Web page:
Yoshiro Tachibana

Category: Painter
Birth Date: In 1941
Birth Place: Sanda – Kobe (Japan)


He learnt painting with his father in 1959, being interested in Cezanne, Gogh, Matisse and Rouault. In 1962, he moved to Tokyo to study at the Fine Art School and got excited with Klee’s work. One year later, he founded ‘Nana’ in Tokyo, a flamenco circle, where he met Spanish flamenco artists. In 1968, he became a member of a group of Japanese painters and carried out several acts against war in Vietnam. In 1969, he travelled to Europe, visiting Russia and the Scandinavian countries and arrived in Spain. He stayed in Madrid and shortly after, he visited many villages in Spain. In 1971, he travelled to Hamburg (Germany), where he got interested in the contemporary German painters. One year later, he met Nolde’s work in Kiel (Germany) and in 1973, he arrived in Oslo (Norway), where he attended Drawing classes at the Architecture School and met Munch’s works. He painted many Nordic landscapes and in 1974, he returned to Spain establishing himself in Muxía (A Coruña).

 Work & Activities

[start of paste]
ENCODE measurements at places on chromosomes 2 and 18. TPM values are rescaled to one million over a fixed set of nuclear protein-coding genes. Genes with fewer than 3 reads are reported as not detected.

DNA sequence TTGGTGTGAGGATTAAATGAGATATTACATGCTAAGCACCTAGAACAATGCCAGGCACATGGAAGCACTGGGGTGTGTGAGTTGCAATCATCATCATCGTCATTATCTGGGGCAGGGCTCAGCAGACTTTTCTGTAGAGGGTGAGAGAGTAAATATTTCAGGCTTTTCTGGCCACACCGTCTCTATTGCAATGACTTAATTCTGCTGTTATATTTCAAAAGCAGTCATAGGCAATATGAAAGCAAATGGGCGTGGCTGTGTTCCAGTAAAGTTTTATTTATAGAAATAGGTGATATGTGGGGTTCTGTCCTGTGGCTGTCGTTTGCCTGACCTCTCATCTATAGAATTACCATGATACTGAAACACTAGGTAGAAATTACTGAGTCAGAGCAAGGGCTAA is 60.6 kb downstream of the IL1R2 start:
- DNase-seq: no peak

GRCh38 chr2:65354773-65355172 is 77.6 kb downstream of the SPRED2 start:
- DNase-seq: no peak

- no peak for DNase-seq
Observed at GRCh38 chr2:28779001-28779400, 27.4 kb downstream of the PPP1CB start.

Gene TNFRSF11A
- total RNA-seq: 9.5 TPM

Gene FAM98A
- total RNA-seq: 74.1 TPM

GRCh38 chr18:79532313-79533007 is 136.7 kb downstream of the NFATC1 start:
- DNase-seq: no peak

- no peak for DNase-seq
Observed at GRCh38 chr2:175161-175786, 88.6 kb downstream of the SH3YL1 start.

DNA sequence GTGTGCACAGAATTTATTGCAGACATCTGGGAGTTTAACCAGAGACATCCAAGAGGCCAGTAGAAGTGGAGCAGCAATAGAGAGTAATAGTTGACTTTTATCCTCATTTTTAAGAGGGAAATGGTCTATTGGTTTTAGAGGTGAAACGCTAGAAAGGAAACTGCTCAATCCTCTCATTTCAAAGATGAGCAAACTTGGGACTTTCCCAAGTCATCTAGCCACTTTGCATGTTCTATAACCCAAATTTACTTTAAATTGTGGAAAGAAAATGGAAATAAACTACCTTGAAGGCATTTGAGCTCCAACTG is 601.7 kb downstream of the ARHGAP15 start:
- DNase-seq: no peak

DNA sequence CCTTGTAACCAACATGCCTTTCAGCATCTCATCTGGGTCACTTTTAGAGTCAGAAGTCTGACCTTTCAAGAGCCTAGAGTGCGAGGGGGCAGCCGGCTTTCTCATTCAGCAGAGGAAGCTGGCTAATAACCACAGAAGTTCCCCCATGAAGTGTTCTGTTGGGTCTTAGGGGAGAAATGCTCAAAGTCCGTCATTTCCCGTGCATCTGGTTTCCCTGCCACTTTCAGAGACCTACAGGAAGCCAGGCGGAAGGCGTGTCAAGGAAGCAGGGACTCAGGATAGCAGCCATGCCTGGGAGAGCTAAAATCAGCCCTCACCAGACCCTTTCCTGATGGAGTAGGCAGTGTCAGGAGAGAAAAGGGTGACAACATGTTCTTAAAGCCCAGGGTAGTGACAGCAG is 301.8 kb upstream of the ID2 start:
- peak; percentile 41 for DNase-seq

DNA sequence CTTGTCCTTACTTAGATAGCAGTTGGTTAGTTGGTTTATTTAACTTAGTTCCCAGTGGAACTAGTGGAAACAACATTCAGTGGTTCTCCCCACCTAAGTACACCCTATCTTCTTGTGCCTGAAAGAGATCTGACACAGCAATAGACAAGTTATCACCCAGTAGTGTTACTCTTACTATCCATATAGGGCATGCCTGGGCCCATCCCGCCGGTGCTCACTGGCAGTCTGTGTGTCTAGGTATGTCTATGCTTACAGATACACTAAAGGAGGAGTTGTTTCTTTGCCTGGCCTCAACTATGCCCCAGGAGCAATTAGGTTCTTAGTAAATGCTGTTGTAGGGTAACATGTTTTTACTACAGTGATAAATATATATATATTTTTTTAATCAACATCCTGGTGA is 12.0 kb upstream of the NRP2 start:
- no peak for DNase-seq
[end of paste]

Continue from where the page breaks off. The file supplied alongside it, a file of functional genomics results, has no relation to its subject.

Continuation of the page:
In 1975, he began to exhibit his work in all Galician cities and met Galician artists such as Tomás Barros, Prego, Virxilio, Buciño, Pousa and X. Moreda. In 1981, he travelled to Japan to exhibit his works in Tokyo (Ginza Matsu-zaka-ya), returning to Spain soon again. In 1984, his work was selected for the Japan Cultural Show Exhibition in A Coruña. He becomes interested in mystic matters and studies Buddhist mandala. Laxeiro visited him a year later and in 1986, he travelled again to Japan to exhibit his works in Kobe. A year later, he carried out another exhibition in Sanda and travelled to Sri Lanka to know the primitive world of Buddhism. In 1988, he returned to Spain and began to study primitive painting and medieval iconography. In 1998, he exhibited his works again in Sanda (Japan), A Coruña and Vigo. In 2001, he travelled to Japan to present an exhibition with his father (Nakaba 1902-2000). In 2004, he exhibited his works at Kurita Museum (Japan).